Danish WW2 Pilots

Lars Søndergaard Larsen

(1915 - 1942)

Lars Søndergaard Larsen was lost on 24 January 1942, when the Norwegian merchant MS Ringstad was torpedoed by a German U-boat. He had previously served in the Norwegian air force in Canada as a wireless operator.

Lars Søndergaard Larsen was born on 12 July 1915 in Bedsted. He was the son of Jens Thomsen Lund Larsen and Kristine Larsen (née Bangsgaard).[1] Having received a certificate as wireless operator in Svendborg on 1935, Larsen served as wireless operator in the merchant navy from July 1937 and onwards.[2]

War Sailor

In November 1939, Larsen was engaged in New York for service on the tanker MS Harry G. Seidel of the Panama Transport Company. The vessel was one of a series of tankers, which had originally been registred in Danzig and operated by the Baltisch-Amerikanische Petroleum-Import. In May 1935, following the rise of the Third Reich, Standard Oil transferred these vessels to the Panama register and the Panama Transport Company. For the time being, the vessels were manned by their German crews, but following the declaration of war, on 3 September, the company decided to remove German crew from all neutral vessels.[3]

Harry G. Seidel had arrived in Buenos Aires on 22 August manned with a German crew. On 13 November 1939, a Canadian crew and Danish officers took over the vessel. Danes replaced the Canadians on 7 January 1940, and the vessel were manned by Danes until she was sunk on 27 April 1942.[4] Larsen was, thus, on-board Harry G. Seidel in the South Atlantic, when the German troops crossed the Danish borders on 9 April 1940.[5]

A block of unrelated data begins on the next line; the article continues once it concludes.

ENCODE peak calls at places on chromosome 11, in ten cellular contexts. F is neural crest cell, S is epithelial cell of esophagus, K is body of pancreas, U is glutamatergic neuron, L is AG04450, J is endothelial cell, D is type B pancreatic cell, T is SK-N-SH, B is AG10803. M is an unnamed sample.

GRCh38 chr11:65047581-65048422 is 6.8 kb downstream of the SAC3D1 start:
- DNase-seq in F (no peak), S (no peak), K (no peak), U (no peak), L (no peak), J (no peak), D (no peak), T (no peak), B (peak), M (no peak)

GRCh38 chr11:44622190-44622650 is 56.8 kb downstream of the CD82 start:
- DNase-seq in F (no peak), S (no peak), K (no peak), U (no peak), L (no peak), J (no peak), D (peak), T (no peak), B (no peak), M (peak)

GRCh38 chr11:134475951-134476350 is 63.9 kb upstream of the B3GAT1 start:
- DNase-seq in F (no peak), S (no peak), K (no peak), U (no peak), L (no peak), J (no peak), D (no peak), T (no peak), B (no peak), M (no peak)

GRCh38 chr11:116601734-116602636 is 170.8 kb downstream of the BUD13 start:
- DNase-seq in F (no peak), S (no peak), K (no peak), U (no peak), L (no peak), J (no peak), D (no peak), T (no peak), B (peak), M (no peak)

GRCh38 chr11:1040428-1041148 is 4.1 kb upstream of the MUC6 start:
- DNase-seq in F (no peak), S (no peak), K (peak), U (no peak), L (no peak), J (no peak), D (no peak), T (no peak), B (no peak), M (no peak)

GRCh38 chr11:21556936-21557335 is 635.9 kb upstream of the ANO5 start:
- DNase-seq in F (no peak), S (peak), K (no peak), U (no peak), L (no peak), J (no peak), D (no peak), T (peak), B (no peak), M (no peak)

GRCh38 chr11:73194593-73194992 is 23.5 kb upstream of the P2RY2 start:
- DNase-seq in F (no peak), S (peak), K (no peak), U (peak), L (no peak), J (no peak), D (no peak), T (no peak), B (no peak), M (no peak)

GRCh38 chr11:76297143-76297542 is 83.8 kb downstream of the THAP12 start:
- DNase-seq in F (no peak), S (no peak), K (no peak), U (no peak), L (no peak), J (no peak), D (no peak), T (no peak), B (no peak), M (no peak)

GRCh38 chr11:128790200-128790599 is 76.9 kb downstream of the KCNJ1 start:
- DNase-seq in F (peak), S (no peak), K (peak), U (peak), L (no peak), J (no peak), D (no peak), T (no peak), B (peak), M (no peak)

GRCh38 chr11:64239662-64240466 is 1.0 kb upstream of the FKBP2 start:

He transferred to another of the company’s tankers, MS Phoebus, which had been in a Hamburg dock undergoing repairs, when the war broke out. A Danish crew replaced the German crew the day before the vessel left Hamburg in October 1939. For the next two years, including during the period Larsen was on-board, the tanker made deliveries at North and South American discharge points and loaded at Caribbean and South American ports. Phoebus survived the war making fifty-two voyages from 1939-45.[6] Larsen was discharged from the ship in June 1941.[7]

Little Norway, November 1940, Royal Norwegian Air Force training facility in Toronto, Canada (Archive of Ontario).
Little Norway, November 1940, Royal Norwegian Air Force training facility in Toronto, Canada (Archive of Ontario).

In Royal Norwegian Air Force service

Larsen volunteered for the Royal Norwegian Air Force in camp Little Noway in Toronto in June 1941. As it turned out, his air force service was short; only about five months. During this period, he followed a three months specialist course for wireless operators among other things. On 12 November 1941, he transferred to the Norwegian Merchant Navy, which was short of seamen at the time. He was signed on the Norwegian merchant MS Ringstad and sailed on convoys between Canada and England.[8]